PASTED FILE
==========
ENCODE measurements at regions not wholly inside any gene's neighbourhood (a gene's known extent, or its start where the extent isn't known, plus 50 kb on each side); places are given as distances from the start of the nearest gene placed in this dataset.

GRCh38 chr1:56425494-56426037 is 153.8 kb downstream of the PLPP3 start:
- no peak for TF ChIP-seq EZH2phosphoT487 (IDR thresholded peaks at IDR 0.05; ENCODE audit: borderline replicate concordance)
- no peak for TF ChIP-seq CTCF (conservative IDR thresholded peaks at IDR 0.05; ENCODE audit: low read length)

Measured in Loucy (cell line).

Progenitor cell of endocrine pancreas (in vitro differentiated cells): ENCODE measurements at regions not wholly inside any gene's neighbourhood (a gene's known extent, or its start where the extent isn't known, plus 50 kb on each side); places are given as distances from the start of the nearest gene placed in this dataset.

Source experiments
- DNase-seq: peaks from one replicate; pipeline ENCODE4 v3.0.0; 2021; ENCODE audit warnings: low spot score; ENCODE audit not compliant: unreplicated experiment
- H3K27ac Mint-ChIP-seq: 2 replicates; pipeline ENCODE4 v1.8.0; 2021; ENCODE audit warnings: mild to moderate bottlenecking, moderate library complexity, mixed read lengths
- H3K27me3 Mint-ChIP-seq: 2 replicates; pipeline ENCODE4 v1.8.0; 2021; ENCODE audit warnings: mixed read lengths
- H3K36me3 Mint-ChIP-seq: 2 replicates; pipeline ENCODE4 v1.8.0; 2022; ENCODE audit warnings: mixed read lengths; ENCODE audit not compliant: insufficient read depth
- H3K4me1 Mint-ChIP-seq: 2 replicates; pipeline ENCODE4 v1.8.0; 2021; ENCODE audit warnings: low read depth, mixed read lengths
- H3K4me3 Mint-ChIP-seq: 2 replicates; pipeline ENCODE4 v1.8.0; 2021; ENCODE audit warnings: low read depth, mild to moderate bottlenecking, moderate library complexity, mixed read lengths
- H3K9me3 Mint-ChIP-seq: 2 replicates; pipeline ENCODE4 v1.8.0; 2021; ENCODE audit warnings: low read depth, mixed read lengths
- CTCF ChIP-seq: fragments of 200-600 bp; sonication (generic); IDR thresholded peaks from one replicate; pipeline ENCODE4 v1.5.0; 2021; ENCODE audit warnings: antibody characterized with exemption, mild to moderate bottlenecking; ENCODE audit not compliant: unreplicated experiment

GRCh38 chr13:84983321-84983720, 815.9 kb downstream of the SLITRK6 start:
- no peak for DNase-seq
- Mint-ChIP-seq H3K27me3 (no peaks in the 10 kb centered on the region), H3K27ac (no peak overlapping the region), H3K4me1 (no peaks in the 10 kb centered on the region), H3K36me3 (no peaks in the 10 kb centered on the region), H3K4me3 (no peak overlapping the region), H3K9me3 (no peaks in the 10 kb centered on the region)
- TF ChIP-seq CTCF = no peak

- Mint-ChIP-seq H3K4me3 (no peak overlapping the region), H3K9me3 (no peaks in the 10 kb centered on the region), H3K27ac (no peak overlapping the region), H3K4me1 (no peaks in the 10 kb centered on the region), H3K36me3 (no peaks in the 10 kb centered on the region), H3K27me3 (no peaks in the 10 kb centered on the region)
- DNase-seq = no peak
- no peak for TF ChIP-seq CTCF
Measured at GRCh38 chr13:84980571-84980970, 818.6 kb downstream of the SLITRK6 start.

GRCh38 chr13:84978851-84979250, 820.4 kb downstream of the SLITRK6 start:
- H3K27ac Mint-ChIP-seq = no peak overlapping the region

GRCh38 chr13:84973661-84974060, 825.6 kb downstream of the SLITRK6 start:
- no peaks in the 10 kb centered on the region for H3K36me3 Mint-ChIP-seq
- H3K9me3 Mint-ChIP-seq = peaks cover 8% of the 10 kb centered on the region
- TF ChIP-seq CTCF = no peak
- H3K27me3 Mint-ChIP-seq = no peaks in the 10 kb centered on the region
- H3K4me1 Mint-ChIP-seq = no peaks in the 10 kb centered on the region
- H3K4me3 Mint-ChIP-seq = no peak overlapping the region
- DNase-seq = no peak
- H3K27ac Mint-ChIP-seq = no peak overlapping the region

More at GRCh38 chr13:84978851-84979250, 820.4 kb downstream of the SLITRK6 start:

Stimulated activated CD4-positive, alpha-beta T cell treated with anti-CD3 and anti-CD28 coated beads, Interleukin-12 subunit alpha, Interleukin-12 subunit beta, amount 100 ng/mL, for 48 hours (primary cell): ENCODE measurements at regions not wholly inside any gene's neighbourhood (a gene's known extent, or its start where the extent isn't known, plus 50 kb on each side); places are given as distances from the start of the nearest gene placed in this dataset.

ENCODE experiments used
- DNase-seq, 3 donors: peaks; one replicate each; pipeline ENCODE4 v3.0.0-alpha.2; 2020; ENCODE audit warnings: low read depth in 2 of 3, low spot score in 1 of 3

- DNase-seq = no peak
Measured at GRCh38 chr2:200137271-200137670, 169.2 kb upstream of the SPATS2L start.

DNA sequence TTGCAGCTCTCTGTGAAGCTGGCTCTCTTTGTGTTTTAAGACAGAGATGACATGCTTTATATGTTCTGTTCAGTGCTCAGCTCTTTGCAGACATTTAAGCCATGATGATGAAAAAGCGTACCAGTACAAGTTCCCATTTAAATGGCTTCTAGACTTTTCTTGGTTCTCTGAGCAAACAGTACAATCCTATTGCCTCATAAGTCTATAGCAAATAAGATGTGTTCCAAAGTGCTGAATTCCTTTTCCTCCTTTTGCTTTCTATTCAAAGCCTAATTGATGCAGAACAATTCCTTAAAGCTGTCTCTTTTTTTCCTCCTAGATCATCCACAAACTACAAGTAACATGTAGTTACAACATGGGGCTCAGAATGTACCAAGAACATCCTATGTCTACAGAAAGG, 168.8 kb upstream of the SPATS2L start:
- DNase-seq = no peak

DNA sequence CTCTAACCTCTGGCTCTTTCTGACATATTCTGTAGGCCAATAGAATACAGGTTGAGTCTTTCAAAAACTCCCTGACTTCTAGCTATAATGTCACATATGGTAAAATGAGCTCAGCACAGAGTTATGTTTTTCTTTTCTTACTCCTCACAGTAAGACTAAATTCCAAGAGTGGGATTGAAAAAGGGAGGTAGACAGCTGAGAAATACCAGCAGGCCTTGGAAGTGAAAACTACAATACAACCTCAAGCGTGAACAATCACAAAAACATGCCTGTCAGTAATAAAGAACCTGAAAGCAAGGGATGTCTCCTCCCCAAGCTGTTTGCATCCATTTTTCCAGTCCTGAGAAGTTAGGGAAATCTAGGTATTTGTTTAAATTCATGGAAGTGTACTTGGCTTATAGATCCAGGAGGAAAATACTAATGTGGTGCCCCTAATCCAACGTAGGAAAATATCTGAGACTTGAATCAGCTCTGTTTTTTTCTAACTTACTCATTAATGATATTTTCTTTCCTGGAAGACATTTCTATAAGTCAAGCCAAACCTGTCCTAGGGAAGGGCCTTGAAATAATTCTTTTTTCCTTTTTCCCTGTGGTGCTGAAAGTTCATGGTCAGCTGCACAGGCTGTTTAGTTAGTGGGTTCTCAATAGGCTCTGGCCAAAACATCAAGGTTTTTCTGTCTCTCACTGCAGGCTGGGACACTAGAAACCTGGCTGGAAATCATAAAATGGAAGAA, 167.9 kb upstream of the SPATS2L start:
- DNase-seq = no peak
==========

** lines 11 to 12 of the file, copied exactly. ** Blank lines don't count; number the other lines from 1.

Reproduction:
- H3K36me3 Mint-ChIP-seq: 2 replicates; pipeline ENCODE4 v1.8.0; 2022; ENCODE audit warnings: mixed read lengths; ENCODE audit not compliant: insufficient read depth
- H3K4me1 Mint-ChIP-seq: 2 replicates; pipeline ENCODE4 v1.8.0; 2021; ENCODE audit warnings: low read depth, mixed read lengths